This is what got us talking about shape and size in the fashion industry in 2015.
Ashley Graham models her Addition Elle collection. Photo: Addition Elle
The fashion industry still glorifies thin, young, white female bodies. You know that, I know that and a young girl flipping through a magazine knows that. But in 2015, the mainstream conversation about body positivity changed in actionable ways that further opened the door for the acceptance and glorification of different kinds of beauty.
Body shaming isn't just aimed at those bigger than a size 6, of course. In an era when anyone can say anything in an Instagram comment, no one is safe from vitriolic comments about their physical appearance — just ask Gigi Hadid.
In addition to runways and campaigns, major strides were made in the expanding plus-size apparel industry, which many argue can better attract shoppers by not marginalizing them in a separate category, and which mass retailers such as Target are starting to recognize deserves more attention on the sales floor.
And while fashion has come to accept prominent transgender people like Caitlin Jenner, Andreja Pejic and Hari Nef this year, in this article we're going to focus on the timeworn issue of different body shapes. There's still a long way to go, certainly, especially considering that the most successful women representing plus-size fashion are white and young. But from the modeling to media to retailers, let's take a look back at the high and low points that got us talking in 2015 — in chronological order below.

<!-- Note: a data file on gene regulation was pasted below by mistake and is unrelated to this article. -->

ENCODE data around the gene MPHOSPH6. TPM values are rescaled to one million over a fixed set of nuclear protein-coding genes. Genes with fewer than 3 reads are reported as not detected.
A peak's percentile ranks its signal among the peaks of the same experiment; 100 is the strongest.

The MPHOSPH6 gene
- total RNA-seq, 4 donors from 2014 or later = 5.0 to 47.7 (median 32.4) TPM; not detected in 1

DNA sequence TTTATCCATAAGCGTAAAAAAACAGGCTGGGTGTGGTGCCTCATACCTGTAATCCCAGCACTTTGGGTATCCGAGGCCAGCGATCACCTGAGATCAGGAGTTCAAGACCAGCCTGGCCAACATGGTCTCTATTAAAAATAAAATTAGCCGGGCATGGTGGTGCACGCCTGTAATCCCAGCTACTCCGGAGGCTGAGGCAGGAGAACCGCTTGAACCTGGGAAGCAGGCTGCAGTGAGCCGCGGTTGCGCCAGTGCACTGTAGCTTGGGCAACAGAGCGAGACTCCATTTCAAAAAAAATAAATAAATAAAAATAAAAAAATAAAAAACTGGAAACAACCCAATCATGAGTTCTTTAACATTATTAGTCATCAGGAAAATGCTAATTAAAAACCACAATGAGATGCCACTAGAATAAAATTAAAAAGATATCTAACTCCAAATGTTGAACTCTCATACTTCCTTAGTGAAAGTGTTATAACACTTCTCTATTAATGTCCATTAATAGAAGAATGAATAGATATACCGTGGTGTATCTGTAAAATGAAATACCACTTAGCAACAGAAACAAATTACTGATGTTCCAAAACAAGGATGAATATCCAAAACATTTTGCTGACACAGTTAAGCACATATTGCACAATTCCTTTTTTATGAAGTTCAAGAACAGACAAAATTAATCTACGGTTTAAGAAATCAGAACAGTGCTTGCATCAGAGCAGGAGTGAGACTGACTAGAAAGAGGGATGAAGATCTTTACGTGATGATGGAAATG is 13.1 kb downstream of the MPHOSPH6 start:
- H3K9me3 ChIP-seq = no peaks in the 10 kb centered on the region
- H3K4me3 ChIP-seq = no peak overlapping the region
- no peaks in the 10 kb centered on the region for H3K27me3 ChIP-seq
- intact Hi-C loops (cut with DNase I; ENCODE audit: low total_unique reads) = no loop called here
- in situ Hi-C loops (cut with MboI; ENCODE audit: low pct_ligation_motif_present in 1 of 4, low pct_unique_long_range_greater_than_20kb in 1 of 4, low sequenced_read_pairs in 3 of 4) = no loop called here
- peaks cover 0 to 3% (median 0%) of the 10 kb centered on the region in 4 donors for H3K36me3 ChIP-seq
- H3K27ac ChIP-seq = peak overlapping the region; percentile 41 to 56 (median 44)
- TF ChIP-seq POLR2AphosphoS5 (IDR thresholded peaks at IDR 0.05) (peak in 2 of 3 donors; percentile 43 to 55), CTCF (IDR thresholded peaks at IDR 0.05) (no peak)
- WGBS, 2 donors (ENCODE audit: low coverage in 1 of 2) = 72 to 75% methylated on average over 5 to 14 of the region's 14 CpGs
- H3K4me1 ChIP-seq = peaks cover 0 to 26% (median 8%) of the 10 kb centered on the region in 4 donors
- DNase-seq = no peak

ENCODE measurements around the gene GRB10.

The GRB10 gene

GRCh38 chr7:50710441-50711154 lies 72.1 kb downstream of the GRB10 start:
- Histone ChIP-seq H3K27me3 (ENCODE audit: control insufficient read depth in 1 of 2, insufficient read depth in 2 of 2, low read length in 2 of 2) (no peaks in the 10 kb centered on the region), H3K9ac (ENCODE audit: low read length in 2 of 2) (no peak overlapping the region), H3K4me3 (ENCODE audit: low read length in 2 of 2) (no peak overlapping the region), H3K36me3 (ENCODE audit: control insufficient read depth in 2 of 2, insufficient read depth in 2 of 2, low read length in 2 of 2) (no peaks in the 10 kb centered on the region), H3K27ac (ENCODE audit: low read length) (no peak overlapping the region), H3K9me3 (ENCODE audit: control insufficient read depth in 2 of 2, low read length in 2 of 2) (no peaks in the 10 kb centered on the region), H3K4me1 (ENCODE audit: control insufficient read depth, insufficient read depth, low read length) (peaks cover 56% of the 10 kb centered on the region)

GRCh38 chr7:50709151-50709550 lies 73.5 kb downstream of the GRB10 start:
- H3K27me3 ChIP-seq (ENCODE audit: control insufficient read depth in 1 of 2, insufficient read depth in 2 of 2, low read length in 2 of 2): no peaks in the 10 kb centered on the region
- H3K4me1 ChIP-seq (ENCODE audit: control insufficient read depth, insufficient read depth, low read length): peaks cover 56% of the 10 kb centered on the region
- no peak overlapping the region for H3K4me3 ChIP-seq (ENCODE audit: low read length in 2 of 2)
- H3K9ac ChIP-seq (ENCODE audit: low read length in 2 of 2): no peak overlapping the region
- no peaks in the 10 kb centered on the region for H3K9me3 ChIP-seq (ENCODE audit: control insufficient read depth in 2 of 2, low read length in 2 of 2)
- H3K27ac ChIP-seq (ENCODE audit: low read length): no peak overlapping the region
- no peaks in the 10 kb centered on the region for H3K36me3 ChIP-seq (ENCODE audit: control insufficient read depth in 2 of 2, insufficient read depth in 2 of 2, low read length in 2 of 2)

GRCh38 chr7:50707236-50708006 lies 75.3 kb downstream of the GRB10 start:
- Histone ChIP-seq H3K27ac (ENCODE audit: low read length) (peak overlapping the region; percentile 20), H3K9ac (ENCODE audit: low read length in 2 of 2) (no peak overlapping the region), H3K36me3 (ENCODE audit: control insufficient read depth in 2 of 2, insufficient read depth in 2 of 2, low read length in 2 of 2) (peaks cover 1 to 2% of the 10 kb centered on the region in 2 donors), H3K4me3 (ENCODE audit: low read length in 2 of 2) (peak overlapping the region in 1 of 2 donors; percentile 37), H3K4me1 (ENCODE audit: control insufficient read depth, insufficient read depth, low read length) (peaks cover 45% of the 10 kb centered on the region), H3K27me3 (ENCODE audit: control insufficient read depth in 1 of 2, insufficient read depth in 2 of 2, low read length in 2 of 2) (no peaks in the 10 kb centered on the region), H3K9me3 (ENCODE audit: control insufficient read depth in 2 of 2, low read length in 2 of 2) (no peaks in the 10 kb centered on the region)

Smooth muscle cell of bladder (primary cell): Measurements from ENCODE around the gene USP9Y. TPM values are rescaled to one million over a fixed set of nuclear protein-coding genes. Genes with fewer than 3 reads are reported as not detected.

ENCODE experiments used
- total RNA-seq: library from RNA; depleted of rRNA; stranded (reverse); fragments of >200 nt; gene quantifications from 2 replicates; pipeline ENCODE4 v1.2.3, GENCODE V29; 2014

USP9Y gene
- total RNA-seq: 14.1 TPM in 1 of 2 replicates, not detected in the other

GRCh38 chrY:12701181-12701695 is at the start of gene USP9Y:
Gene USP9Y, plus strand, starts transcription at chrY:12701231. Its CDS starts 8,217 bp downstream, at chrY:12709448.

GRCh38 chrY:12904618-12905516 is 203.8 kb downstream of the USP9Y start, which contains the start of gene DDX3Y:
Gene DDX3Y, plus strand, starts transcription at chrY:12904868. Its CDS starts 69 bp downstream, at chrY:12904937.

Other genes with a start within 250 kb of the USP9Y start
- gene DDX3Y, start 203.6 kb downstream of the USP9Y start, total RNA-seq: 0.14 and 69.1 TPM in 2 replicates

TARGET ANGERED PLUS-SIZE SHOPPERS
After initial excitement that Target's Lilly Pulitzer collection wouldn't stop at size 16 like its past collaborations, shoppers were vocally disappointed that plus sizes would only be available online. The collection sold out almost instantly online in April, proving it would make business sense to carry those sizes in store in the future.
. . .BUT THEN IT LAUNCHED ITS FIRST PLUS SIZE LINE, AVA & VIV
In the midst of Lily Pulitzer plus size controversy, Target was already working on its first dedicated plus-size line called Ava & Viv, which debuted in stores and online in February. The retailer even enlisted the help of three influential plus-size bloggers —Nicolette Mason, Gabi Gregg and Chastity Garner — to consult on the fall line and to model the first spring lookbook. And, in July, WWD reported that Target became the exclusive carrier of Curvy Studio, a plus-size intimate apparel brand for young women — all under $30.